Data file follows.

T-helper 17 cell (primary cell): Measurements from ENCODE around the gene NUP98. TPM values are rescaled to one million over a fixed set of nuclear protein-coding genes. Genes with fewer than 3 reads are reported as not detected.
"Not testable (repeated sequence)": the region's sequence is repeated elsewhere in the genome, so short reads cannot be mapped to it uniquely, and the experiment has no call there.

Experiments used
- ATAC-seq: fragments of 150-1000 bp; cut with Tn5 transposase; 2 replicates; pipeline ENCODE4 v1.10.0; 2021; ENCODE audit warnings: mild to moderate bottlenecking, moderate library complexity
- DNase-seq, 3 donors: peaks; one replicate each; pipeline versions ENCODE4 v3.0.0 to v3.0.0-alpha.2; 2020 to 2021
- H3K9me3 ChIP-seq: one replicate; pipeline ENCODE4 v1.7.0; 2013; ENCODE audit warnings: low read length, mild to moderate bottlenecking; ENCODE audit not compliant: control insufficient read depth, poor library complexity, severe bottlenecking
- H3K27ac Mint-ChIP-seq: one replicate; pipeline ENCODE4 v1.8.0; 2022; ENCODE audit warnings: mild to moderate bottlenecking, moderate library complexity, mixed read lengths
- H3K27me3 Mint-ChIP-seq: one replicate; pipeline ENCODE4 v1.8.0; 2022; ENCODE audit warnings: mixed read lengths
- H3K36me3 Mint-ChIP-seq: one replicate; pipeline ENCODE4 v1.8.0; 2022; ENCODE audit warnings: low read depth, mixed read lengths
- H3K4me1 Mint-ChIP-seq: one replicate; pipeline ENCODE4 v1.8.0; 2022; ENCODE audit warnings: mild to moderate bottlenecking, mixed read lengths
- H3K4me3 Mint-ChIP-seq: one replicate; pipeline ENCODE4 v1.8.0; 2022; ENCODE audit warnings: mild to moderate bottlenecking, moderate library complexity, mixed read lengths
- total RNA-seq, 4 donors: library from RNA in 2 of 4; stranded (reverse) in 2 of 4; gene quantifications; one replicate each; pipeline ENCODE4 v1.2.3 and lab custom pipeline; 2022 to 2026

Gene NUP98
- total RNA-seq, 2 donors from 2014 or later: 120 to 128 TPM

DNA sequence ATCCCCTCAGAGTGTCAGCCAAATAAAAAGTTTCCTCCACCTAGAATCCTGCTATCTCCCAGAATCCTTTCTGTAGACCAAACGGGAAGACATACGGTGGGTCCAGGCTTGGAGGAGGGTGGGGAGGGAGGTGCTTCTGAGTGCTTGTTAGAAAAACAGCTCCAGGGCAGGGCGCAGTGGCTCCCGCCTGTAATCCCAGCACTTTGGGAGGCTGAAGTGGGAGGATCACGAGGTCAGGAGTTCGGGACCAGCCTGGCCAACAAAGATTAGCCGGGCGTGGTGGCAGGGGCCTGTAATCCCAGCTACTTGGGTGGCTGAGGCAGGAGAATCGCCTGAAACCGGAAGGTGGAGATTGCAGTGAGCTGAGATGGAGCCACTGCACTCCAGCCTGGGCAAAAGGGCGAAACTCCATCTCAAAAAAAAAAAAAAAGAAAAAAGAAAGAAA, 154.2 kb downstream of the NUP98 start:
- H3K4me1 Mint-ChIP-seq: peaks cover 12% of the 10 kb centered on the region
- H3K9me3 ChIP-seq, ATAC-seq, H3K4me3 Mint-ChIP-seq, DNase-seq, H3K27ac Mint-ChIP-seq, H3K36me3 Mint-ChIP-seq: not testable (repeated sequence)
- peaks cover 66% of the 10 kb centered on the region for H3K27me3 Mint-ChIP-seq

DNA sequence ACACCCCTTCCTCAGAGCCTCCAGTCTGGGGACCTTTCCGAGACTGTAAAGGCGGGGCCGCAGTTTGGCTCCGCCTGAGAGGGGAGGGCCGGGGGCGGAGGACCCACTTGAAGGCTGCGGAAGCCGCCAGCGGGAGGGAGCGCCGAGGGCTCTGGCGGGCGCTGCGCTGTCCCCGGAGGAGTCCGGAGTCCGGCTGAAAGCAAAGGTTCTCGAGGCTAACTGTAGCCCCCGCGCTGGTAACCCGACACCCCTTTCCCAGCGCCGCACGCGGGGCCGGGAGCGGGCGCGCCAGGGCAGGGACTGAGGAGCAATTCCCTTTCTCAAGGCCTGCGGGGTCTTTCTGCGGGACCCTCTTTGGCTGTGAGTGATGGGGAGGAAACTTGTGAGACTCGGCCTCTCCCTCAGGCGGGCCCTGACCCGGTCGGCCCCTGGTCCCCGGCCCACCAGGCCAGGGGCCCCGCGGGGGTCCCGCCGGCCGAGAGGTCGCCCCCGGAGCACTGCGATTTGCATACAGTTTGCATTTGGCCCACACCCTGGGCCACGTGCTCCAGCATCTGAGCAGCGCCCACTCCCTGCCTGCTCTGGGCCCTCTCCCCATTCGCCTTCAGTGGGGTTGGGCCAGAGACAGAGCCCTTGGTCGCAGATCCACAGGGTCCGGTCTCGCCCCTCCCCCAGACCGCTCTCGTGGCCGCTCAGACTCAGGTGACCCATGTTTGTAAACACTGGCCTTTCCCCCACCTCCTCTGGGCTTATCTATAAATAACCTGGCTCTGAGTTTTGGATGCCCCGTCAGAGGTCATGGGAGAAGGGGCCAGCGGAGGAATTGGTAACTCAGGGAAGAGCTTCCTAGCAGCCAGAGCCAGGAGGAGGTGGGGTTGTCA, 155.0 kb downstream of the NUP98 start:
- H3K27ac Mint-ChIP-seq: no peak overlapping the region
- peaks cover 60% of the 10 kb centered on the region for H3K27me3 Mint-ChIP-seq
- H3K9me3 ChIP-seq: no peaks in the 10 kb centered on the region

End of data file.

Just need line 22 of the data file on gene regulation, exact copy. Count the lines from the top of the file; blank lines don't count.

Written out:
- H3K9me3 ChIP-seq: no peaks in the 10 kb centered on the region